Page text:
Academic journal article Psychomusicology

Composers and Performers Have Different Capacities to Manipulate Arousal and Valence

Academic journal article Psychomusicology

Composers and Performers Have Different Capacities to Manipulate Arousal and Valence

Article excerpt

In two studies, we investigated the capacity of compositional structure and performance expression to communicate the affective dimensions of valence and arousal. We expected that performance and composition would differ in their expressive capacities, with composition better suited to expressing changes in valence and performance better suited to expressing changes in arousal. Eight highly trained musicians attempted to communicate distinct emotions in three ways: composition alone (pitches and durations composed by musicians and recorded as MIDI files), performed versions of those melodic fragments, and performance alone (e.g., changes in intensity, tempo, timing) applied to neutral or ambiguous melodic fragments. In Experiment 1, we compared valence and arousal scores for the composition and combined conditions. In Experiment 2, we compared valence and arousal scores for the performance condition. Mean scores for both dimensions varied significantly as a function of the intended emotion. Regression analyses indicated that both composition and performance contributed to valence and arousal scores. However, compositional cues had a greater influence on valence scores and performance cues had a greater influence on arousal scores. The findings underscore the collaborative and complementary nature of emotional communication by composers and performers.

Keywords: emotional communication, music cognition and perception, performance, composition, affective dimensions

In Western music and other musical traditions that rely on notation to share musical ideas, the core activities involved in transmitting emotional information include composition and performance. Research has verified that powerful emotional signals are carried in the attributes controlled by composers and performers (Behrens & Green, 1993; Gabrielsson & Lindström, 2010; Juslin & Laukka, 2003; Terwogt & Van Grinsven, 1991; Thompson & Robitaille, 1992). However, composers and performers are distinguished from one another by the type of attributes that are under their control. Specifically, composers primarily control pitch, instrumentation, and rhythmic structure, whereas performers focus on the musical microstructure-subtle variations in timing, articulation, intensity, tempo, and often pitch intonation.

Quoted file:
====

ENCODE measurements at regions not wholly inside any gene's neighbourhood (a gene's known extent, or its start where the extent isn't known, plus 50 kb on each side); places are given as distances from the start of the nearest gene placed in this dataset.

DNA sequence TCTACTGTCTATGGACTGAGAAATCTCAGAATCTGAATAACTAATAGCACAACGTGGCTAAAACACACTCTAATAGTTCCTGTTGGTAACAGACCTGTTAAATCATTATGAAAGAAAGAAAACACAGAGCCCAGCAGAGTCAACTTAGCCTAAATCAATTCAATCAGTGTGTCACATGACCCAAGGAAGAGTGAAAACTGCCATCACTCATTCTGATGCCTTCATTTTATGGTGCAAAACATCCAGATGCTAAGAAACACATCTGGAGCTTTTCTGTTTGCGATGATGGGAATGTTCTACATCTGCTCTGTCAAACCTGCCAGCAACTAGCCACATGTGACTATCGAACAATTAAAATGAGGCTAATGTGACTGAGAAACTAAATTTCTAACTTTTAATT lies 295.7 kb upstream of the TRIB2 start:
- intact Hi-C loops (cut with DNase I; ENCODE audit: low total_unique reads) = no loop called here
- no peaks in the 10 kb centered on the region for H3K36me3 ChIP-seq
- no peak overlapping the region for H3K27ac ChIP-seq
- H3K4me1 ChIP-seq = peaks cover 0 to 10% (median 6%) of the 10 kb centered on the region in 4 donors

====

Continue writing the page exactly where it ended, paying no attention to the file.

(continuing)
The goal of this investigation was to evaluate the capacity of composition and performance to communicate different dimensions of emotion: valence (pleasure- displeasure; positive- negative) and arousal (sleepy-awake; low activity- high activity). We predicted that the distinct tasks of composition and performance would differ in their capacity to communicate these dimensions. Three conditions were considered (see also Quinto, Thompson, & Taylor, 2013, who used the same materials). In the composition condition, eight musicians (violinists and vocalists) composed short melodic fragments to express the emotions of anger, fear, happiness, sadness, tenderness, and neutral (no emotion). The notated compositions were then played through a MIDI sequencer without performance expression. The synthesized timbres did carry some unique features, such as differences in vibrato and high-frequency energy, but all changes in timing, intensity, and articulation were removed. In the combined condition, musicians performed their own composed melodic fragments such that performance expression and compositional structure jointly conveyed the six target emotions. In the performance condition, emotionally ambiguous melodic fragments were composed by one of the authors and supplied to musicians, who performed them with the intention of expressing the six target emotions.

Quinto et al. (2013) used a forced-choice paradigm that focused on decoding accuracy for the same stimuli. They found that some emotions were well decoded through composition (e.g., fear), whereas other emotions were well decoded through performance (e.g., anger, sadness). This finding suggested that composition and performance have different capacities for emotional communication. …

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